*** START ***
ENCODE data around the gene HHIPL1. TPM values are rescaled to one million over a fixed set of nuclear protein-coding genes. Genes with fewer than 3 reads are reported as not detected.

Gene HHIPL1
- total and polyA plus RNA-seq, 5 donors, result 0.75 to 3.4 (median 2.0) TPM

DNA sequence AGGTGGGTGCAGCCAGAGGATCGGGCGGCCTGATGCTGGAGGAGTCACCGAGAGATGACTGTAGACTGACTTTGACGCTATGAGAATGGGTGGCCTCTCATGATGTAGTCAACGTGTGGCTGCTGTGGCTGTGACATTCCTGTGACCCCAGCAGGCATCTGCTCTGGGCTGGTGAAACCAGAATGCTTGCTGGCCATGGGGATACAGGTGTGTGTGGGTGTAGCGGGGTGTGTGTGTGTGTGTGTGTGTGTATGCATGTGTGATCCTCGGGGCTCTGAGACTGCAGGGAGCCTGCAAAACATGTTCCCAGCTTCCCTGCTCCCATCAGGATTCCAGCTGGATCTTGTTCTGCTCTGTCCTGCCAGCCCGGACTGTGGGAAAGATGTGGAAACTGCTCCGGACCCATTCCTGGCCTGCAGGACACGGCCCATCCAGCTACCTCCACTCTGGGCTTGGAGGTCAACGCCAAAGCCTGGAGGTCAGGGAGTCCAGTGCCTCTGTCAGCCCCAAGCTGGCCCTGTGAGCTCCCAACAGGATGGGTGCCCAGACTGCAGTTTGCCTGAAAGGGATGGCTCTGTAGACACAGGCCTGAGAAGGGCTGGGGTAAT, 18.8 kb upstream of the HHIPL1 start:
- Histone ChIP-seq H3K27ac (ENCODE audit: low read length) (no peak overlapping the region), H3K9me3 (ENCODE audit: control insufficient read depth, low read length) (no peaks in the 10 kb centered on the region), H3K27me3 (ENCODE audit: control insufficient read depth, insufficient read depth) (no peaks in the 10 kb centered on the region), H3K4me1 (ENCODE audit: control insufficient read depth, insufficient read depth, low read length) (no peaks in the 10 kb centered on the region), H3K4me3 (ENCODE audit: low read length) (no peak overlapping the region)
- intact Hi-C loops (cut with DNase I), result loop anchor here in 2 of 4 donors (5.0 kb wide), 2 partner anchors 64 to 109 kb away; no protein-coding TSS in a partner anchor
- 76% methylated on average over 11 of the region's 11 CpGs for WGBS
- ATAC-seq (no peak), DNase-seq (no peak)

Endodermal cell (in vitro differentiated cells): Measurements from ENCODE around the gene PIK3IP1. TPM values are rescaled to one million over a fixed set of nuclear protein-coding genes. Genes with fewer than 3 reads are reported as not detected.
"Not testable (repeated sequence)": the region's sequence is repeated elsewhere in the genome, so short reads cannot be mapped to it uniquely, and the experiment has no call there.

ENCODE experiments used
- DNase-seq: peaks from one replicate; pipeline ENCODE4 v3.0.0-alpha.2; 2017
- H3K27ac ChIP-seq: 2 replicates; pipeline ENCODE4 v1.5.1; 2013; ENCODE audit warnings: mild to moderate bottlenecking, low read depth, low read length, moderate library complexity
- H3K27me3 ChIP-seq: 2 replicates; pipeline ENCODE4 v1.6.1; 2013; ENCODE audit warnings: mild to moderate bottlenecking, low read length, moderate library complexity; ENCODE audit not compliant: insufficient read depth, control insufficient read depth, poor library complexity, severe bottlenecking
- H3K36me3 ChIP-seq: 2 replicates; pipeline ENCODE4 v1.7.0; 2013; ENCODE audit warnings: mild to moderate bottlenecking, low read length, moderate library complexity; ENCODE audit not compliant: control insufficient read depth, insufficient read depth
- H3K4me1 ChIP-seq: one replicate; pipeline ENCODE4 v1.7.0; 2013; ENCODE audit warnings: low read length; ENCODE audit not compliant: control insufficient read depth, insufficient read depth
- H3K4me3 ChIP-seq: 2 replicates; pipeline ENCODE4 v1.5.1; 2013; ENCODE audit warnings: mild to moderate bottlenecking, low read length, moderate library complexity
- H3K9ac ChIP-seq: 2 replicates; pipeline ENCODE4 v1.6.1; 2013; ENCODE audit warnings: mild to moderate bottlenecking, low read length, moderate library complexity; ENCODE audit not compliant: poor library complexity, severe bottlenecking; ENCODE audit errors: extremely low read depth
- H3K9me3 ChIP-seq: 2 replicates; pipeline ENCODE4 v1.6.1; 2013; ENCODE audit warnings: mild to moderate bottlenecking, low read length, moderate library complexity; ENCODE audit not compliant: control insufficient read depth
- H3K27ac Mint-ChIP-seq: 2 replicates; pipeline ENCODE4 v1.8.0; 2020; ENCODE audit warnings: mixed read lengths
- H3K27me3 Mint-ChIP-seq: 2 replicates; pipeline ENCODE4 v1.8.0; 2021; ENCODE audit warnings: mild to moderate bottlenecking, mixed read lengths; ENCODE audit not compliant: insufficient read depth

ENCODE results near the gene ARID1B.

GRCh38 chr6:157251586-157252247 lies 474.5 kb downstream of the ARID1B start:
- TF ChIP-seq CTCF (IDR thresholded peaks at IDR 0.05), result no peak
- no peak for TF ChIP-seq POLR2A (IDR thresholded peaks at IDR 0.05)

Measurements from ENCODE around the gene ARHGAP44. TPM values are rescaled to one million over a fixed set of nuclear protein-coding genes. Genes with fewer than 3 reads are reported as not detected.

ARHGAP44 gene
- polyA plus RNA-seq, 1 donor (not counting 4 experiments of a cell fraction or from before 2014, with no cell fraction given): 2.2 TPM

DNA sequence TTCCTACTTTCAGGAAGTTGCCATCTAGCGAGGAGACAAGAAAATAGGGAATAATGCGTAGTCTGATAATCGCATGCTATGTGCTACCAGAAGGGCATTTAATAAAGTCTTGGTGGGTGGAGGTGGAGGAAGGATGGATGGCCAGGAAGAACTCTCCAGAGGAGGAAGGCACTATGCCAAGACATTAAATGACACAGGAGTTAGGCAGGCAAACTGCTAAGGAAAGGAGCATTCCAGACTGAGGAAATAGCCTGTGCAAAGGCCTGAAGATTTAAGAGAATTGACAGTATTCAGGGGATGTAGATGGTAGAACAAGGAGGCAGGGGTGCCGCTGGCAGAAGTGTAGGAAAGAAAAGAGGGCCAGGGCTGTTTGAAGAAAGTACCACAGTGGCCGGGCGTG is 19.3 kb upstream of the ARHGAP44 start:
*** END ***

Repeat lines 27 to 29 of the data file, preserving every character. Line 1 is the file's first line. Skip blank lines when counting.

ARHGAP44 gene
- polyA plus RNA-seq, 1 donor (not counting 4 experiments of a cell fraction or from before 2014, with no cell fraction given): 2.2 TPM

DNA sequence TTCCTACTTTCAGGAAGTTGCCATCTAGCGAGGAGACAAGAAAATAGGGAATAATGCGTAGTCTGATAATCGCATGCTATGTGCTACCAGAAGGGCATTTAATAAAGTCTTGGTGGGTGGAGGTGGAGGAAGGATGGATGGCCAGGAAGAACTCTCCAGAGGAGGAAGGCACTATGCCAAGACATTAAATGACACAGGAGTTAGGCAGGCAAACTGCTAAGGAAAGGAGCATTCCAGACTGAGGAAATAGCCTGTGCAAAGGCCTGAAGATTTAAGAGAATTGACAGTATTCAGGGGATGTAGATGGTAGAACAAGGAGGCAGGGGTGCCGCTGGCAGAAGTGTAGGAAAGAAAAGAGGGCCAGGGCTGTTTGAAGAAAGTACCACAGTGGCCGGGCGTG is 19.3 kb upstream of the ARHGAP44 start: